The FCA penalty regime, which came into force on 6 March 2010, has been applied for the first time for breaches of the Client Asset Sourcebook (the "CASS" rules), in particular CASS 6 and 7. Failings by Xcap Securities plc to ensure adequate protection of client money and safe custody of assets have resulted in the FCA imposing a fine of £120,900. This was calculated using the five-step framework for determining the level of financial penalty appropriate for breaches committed after March 2010.


Xcap Securities plc ("Xcap") has been trading since 29 June 2010, receiving and administering money and assets from clients as part of its retail stock broking and asset management services. From June 2010 to August 2011 (the "Relevant Period") on any given day Xcap held an average of over £3 million of client money and over £34 million in safe custody assets.

Xcap notified the FCA in October 2010 and again in February 2011, following a CASS audit report, that it had identified issues relating to money transfers, trust letters and the segregation of client assets which constituted breaches of the CASS rules. There were numerous instances of client money being mingled with Xcap's own, and its internal records were insufficient to ensure that it could distinguish money held for one client from that held for another. Xcap's failings were exacerbated as the breaches had existed since it began trading. Xcap assured the FCA that improvements had been made to its systems and procedures to remedy these breaches. However, further serious deficiencies were identified in a Skilled Person's Report, conducted at the behest of the FCA and issued on 27 October 2011, and an audit report sent to the FCA on 20 December 2011. These identified failings in Xcap's custody procedures and internal and external reconciliation processes.

Financial Penalty

The FCA issued its Final Notice against Xcap on 31 May 2013. It considered Xcap's failings to be particularly serious because, had Xcap become insolvent at any point during the Relevant Period, its clients would have faced difficulty or delay in recovering their assets. Not only had the breaches existed from the outset of Xcap starting its business, but they had taken place at a time when there was a high level of industry awareness about the importance of properly protecting client money. Furthermore, these breaches were found throughout the firm's processes, suggesting that its client money arrangements were fundamentally flawed.

In calculating the financial penalty imposed on Xcap, the FCA applied the five-step framework set out in DEPP 6.5A, which came into force in March 2010. Previous fines for CASS breaches involving, by way of example, Towry Investment Management Limited (on 14 September 2011), had been calculated using the old rules as the majority of the relevant breaches occurred prior to 6 March 2010.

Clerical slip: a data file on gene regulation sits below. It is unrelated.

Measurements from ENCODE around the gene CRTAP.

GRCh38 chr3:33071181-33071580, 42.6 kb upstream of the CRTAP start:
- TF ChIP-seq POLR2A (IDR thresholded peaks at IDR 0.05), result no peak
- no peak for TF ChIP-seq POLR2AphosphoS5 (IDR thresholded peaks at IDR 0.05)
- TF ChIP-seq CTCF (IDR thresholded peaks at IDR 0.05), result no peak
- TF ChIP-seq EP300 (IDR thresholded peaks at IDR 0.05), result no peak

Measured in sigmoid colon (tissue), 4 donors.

The FCA determined that the revenue generated by Xcap was not indicative of the harm caused by its breaches and, in calculating the level of financial penalty to be imposed, focused instead on the daily averages of Xcap's custody assets balance and client money balance. The FCA found that the severity of Xcap's breaches warranted a level 3 calculation in respect of client money; that is, 2% of Xcap's average client money balance. In respect of client assets, the FCA considered level 2 appropriate; that is, 0.2% of the average client asset balance. These figures were then increased to take account of certain aggravating factors, including the extent of the period during which Xcap had failed to remedy the breaches.


This case is the first in which the FCA has applied its current approach to the calculation of financial penalties for breaches of the CASS rules committed after March 2010. It has emphasised, in a press release commenting on the Final Notice issued against Xcap, that the new levels of penalty are expected to result in larger fines and, although the Xcap fine is by no means the heaviest imposed to date, it is clear that the new method provides scope for far greater fines than were historically imposed by the FSA. This demonstrates the gravity of failings relating to client assets and makes clear that firms must take seriously their CASS responsibilities to thoroughly investigate failings through internal review, and their reporting obligations to the FCA. Otherwise, they risk considerable financial penalties from the new regulator.